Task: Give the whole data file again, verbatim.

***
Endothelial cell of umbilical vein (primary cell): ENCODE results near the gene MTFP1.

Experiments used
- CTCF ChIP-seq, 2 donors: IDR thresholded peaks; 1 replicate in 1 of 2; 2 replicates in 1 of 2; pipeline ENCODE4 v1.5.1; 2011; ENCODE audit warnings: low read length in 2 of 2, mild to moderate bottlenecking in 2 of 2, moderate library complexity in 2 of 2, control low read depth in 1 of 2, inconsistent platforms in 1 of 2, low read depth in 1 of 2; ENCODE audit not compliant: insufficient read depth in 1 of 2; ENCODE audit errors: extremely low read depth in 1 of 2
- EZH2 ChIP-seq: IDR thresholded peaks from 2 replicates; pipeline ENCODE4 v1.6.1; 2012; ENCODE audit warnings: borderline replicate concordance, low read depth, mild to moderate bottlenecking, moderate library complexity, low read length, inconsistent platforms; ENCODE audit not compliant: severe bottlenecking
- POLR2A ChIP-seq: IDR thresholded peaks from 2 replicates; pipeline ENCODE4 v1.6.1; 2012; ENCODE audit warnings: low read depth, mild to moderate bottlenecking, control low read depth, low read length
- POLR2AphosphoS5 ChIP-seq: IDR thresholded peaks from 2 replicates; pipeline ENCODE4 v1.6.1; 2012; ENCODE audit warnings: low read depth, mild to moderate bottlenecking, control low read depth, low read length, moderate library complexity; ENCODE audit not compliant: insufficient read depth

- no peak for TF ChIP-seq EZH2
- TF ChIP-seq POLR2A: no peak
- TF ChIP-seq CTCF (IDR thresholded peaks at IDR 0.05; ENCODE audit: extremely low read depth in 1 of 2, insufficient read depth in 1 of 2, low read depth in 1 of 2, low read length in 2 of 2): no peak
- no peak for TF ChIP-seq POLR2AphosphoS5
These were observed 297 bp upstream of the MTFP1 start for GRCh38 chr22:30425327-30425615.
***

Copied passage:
Endothelial cell of umbilical vein (primary cell): ENCODE results near the gene MTFP1.

Experiments used
- CTCF ChIP-seq, 2 donors: IDR thresholded peaks; 1 replicate in 1 of 2; 2 replicates in 1 of 2; pipeline ENCODE4 v1.5.1; 2011; ENCODE audit warnings: low read length in 2 of 2, mild to moderate bottlenecking in 2 of 2, moderate library complexity in 2 of 2, control low read depth in 1 of 2, inconsistent platforms in 1 of 2, low read depth in 1 of 2; ENCODE audit not compliant: insufficient read depth in 1 of 2; ENCODE audit errors: extremely low read depth in 1 of 2
- EZH2 ChIP-seq: IDR thresholded peaks from 2 replicates; pipeline ENCODE4 v1.6.1; 2012; ENCODE audit warnings: borderline replicate concordance, low read depth, mild to moderate bottlenecking, moderate library complexity, low read length, inconsistent platforms; ENCODE audit not compliant: severe bottlenecking
- POLR2A ChIP-seq: IDR thresholded peaks from 2 replicates; pipeline ENCODE4 v1.6.1; 2012; ENCODE audit warnings: low read depth, mild to moderate bottlenecking, control low read depth, low read length
- POLR2AphosphoS5 ChIP-seq: IDR thresholded peaks from 2 replicates; pipeline ENCODE4 v1.6.1; 2012; ENCODE audit warnings: low read depth, mild to moderate bottlenecking, control low read depth, low read length, moderate library complexity; ENCODE audit not compliant: insufficient read depth

- no peak for TF ChIP-seq EZH2
- TF ChIP-seq POLR2A: no peak
- TF ChIP-seq CTCF (IDR thresholded peaks at IDR 0.05; ENCODE audit: extremely low read depth in 1 of 2, insufficient read depth in 1 of 2, low read depth in 1 of 2, low read length in 2 of 2): no peak
- no peak for TF ChIP-seq POLR2AphosphoS5
These were observed 297 bp upstream of the MTFP1 start for GRCh38 chr22:30425327-30425615.